As a sports psychologist, providing your client with the right interventions is just the first step, the real work comes in the implementation process. In implementing self-talk, we talked about choosing a mantra. As an athlete who wants to get started with self-talk, you should have different mantras you can use during training. These are simple words of affirmations that makes the athlete feels motivated when she says them. I have to be a positive phrase like "I feel so strong" that one can feel comfortable saying repeatedly. Again, once the athlete has started developing the habit of saying these words, she needs to expand her dialogue to include multiple scenarios during her sport. In implementing visualization, the client needs to be specific in details. For example, the athlete can start by imagining herself in front of thousands of fans and surrounded by more elite athletes. The more specific she can be with her images the more confident she will be during the real games. The athlete is also encouraged to envision both the bad and the good. Visualizing the good is important, but imagining both the good and bad is a reality. This way, when the bad moments eventually occur, and they happen a lot in sports, she will know exactly what to do and be confident when doing it.


After providing clear interventions that can help my client overcome her current situation, I conducted a short reflection as a sports psychologist using Gibbs reflective cycle to determine my current performance. Gibbs reflective cycle is often used to encourage people to think systematically about the experiences they had during a specific situation, and in this case, during the process of evaluating my client (Husebo, O'Regan, & Nestel, 2015). The cycle has four steps which include the description, feelings, evaluation, analysis, conclusion and action plan. As a sports psychologist, my score was perfect considering all the steps I took with my client. For example, in terms of description, was able to describe the situation to my client in details without making any immediate conclusion. In terms of evaluation, my experience with the athlete was amazing because we could both understand the task ahead and the important ways to deal with it. Additionally, an important analysis was made on the client situation and the conclusions were drawn regarding the immediate as well as future predicaments to the client. The conclusion made was that the client needed series interventions that are crucial to her social well-being as well as her football career. Considering the reflection on myself using the Gibbs reflective cycle, I am confident that I am a good psychologist who understands the cause analysis and provides crucial recommendations that correspond to the situation at hand. More importantly, the techniques used in this research as crucial and universal, and have also been used before in other researchers to assess and evaluate other clients' performances in terms of their final output (Halliwell, 1990). In terms of education, I believe I educated the client correctly because I was able to present her with the interventions that completely address her shortcomings including insecurity, anxiety, and doubt. Through visualization, for instance, the client is now able to imagine her positive attributes and dwell upon them to be able to improve her performance. Similarly, through self-talk, I was able to help the client understand how to deal with anxiety by constantly communicating with one-self on issues that often hinder her performances in football.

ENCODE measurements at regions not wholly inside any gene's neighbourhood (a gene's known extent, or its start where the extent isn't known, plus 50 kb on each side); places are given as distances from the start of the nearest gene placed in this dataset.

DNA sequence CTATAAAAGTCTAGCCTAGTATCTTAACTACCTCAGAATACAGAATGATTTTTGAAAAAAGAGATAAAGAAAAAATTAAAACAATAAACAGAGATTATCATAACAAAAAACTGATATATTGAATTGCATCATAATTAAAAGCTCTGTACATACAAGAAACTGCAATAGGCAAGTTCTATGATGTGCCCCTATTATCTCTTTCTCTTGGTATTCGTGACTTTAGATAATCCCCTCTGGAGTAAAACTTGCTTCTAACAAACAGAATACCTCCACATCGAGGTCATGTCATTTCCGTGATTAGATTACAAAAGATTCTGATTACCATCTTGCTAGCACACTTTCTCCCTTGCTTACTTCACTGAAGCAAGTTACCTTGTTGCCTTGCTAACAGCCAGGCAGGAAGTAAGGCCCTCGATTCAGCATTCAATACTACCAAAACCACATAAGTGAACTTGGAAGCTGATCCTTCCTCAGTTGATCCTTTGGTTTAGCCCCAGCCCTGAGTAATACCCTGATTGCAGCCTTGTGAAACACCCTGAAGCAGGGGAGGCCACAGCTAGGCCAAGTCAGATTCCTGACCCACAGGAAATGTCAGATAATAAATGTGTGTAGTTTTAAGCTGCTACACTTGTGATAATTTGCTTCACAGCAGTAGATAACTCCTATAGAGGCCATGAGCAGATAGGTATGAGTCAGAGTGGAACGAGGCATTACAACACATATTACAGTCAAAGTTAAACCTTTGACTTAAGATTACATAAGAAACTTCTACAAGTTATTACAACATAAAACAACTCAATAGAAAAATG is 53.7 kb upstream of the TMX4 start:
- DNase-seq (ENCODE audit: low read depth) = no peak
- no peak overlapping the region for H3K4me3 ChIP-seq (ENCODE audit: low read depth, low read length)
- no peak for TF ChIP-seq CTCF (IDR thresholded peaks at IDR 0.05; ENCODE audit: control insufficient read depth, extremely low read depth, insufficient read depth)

As a sports psychologist, understanding the interventions recommended for a client is crucial. For instance, in this case, it is crucial as a psychologist to understand and explain carefully to the client the meaning and importance of the evaluations put in place (Giza, Kutcher, Ashwal, Barth, Getchius, Gioia, & McKeag, 2013). For example, as a sports psychologist, it is important to understand what visualization entails and its effects on the client. When recommending visualiz...